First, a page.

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Joseph-Guy ROPARTZ (1864–1955)
Piano Trio in A minor (1918)a [38:31]
String Trio in A minor (1934)b [21:43]
Prélude, marine et chansons (1928)b [12:39]
Alexis Galpérine (violin), Cécilia Tsan (cello), Jean-Louis Haguenauer (piano)a; Ensemble Stanislasb
Recorded : Salle Poirel, Nancy, 1995 (Piano Trio, Prélude) and July 2006 (String Trio)
TIMPANI 1C1118 [73:09]





Although he spent many years in Nancy, Ropartz was a Breton at heart. Brittany is often evoked in his music in one way or another. So, when World War I broke out, he found refuge in Brittany, where he composed his large-scale and quite substantial Piano Trio in A minor. The opening of the first movement evokes a beautiful seascape in all but the name, although – needless to say – the music is neither descriptive nor programmatic. The music nevertheless reflects on the hardships of the war years, and is rather troubled, anguished and often dramatic. Structurally, the Piano Trio is still strongly indebted to Franck, as were many of Ropartz’s early works. He, however, managed to lighten his at times dense textures by his recourse to some Breton folk music, either real or subtly alluded to. In this, Ropartz often came close to Joseph Jongen, whose music often has some rustic flavour. Neither was Ropartz totally indifferent to Impressionism, that also left its mark on the music. The first movement is fairly intricately worked-out. By contrast, the Scherzo is an energetic outdoor dance with a calmer, slower central Trio. The third movement is a beautifully expansive song without words leading straight into the fairly developed Finale opening with tolling bells on the piano launching another vigorous, folk-inflected main theme, actually related to the first main theme of the first movement. Ropartz’s Piano Trio, in much the same way as the First Violin Sonata dedicated to Ysaÿe, is a good example of the composer’s own personal approach to Franck’s cyclic construction.

As a number of other composers active during the inter-war years, Ropartz composed a work for the Quintette instrumental de Paris (flute, harp and string trio) founded by Pierre Jamet. Koechlin (Primavera Op.156 – 1934), Jean Cras (Quintette – 1928), Pierné (Variations libres et Final Op.51 – 1932), Roussel (Sérénade Op.30 – 1925) as well as Joseph Jongen (Concert à cinq Op.71 – 1923) and Daniel-Lesur (Suite Médiévale – 1945/6), whom Michel Fleury fails to mention in his otherwise informative and well-documented insert notes, are among the ones who composed for Jamet. Ropartz’s offering was his delightful Prélude, marine et chansons completed in 1928, and likely one of his most readily appealing works. The music is as beautifully crafted as ever, but displays the lighter, more playful side of Ropartz’s music. The music unpretentiously speaks for itself and the concluding Chansons again have a refreshing rustic flavour.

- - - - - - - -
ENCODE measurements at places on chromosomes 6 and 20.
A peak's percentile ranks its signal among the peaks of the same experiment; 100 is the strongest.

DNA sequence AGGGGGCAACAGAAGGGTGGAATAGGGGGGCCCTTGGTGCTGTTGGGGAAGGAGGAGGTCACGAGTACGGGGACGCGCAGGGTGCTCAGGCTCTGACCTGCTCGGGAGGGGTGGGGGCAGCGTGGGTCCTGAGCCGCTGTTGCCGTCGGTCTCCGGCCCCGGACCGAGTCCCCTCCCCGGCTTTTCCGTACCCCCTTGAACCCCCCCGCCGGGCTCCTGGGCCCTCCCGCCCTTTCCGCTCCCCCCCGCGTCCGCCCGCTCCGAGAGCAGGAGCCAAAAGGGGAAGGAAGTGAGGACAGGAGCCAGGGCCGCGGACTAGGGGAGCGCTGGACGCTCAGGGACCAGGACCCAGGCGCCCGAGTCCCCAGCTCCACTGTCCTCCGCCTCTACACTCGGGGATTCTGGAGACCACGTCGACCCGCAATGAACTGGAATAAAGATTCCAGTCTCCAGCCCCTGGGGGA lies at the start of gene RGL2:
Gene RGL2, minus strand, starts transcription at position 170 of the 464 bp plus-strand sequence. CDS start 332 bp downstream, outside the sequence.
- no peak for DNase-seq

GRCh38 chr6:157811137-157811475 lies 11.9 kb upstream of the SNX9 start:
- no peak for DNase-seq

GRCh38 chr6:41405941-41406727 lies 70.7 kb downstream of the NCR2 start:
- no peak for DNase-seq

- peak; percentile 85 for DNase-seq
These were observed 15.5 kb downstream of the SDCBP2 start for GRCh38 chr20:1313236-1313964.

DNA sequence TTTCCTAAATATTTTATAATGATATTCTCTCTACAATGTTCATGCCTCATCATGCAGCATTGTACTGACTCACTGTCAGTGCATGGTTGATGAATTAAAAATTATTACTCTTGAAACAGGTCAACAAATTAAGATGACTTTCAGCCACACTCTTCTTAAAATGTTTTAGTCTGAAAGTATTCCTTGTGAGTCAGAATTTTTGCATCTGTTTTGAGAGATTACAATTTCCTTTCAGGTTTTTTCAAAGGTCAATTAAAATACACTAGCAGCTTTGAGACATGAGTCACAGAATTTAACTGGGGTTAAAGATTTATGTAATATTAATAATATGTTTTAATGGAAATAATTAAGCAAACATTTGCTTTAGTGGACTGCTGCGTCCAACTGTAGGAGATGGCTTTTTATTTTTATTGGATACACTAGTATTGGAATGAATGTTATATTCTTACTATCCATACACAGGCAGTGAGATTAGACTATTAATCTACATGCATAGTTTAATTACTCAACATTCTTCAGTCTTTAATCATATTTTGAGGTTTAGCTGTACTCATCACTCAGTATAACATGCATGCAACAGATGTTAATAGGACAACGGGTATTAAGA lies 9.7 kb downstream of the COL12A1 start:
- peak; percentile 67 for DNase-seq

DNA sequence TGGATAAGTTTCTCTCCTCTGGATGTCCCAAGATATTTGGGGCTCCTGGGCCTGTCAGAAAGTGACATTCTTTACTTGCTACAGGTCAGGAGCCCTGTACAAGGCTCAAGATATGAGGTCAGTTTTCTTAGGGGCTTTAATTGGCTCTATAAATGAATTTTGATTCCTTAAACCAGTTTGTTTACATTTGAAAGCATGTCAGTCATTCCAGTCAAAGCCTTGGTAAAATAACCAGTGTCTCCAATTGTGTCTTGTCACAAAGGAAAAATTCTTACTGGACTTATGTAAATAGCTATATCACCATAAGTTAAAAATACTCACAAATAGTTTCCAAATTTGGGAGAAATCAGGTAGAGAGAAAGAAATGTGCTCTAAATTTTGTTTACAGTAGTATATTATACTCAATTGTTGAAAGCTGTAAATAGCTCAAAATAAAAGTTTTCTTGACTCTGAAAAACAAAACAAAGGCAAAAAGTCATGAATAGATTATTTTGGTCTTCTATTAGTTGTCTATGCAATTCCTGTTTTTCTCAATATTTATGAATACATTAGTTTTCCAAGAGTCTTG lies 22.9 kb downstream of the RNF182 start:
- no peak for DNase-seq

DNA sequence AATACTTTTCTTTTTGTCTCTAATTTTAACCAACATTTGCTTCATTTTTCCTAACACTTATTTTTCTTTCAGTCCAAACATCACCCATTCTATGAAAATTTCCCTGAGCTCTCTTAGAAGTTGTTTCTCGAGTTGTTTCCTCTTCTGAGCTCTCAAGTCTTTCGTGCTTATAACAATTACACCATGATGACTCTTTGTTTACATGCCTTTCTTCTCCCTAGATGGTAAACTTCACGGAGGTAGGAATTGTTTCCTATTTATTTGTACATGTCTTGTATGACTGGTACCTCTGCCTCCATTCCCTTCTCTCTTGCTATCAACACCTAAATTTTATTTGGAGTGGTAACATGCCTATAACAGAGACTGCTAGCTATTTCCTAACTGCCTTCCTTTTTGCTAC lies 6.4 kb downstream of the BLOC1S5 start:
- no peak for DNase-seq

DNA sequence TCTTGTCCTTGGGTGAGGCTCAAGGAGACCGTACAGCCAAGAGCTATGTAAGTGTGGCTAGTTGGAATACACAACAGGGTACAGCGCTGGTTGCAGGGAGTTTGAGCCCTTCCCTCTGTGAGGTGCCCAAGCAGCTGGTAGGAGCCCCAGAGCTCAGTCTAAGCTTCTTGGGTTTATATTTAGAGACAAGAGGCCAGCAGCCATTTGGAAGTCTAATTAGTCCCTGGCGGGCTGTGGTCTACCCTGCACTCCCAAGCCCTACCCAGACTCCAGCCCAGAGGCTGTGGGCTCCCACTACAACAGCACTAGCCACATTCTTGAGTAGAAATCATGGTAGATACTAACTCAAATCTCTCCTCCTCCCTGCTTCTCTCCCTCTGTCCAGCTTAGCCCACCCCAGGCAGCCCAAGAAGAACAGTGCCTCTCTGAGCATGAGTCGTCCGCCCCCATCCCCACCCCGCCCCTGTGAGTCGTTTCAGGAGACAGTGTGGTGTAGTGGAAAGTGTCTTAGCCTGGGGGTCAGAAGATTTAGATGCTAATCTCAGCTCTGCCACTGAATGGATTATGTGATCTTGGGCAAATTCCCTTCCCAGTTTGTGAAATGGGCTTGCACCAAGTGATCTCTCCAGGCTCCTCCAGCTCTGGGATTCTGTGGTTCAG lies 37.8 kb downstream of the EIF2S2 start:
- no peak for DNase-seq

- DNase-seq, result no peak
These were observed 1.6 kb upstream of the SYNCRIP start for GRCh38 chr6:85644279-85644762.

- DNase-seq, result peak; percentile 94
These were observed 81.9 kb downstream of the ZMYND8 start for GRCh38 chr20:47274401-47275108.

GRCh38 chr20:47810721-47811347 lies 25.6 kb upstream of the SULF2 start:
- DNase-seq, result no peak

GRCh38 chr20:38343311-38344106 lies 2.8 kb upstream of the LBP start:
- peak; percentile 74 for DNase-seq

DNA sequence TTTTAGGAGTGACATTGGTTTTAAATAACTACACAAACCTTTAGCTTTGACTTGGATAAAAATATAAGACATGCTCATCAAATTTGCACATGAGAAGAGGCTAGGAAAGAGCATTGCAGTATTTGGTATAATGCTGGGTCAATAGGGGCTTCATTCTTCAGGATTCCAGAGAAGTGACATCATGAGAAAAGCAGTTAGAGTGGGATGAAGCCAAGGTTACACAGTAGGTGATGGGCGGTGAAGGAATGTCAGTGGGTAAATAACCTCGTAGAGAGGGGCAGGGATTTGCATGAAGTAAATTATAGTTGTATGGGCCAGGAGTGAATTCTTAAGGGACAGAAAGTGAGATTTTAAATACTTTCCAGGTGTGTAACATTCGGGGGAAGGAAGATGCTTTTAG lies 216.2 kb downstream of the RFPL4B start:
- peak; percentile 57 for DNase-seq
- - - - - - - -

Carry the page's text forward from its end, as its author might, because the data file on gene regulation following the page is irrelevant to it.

As well as similar works by Schmitt, Pierné and Roussel, Ropart’s String Trio in A minor was prompted by the celebrated Trio Pasquier. It is a somewhat less expansive work than the Piano Trio, although it, too, is a substantial work in four movements of roughly equal length. The Scherzo is just a tat shorter than the other three movements. However, when compared to the Piano Trio (also in A minor, but with quite different results), the String Trio is much more compact, rather more ascetic; and a work in which the composer kept his material strictly under control, while paring it down to the essential. I for one regard it as one of Ropartz’s finer achievements, and undoubtedly a major work that clearly deserves wider exposure and that generously repays repeated hearings.

The present recording of the Piano Trio and of Prélude, marine et chansons was made as far back as 1995, and is apparently only released now as part of the generous and brave enterprise on Timpani’s part to record a large selection of Ropartz’s output. The Quatuor Stanislas is now completing their recording of Ropartz’s string quartets, while Timpani is completing their recording of the symphonies. These performances are strongly committed and beautifully played throughout, whereas the recording is up to Timpani’s best and the production excellent with informative notes by Michel Fleury.

This most welcome addition to Ropartz’s expanding discography is yet another feather in the caps of Timpani and the Stanislas. Not to be missed.

Hubert Culot


 


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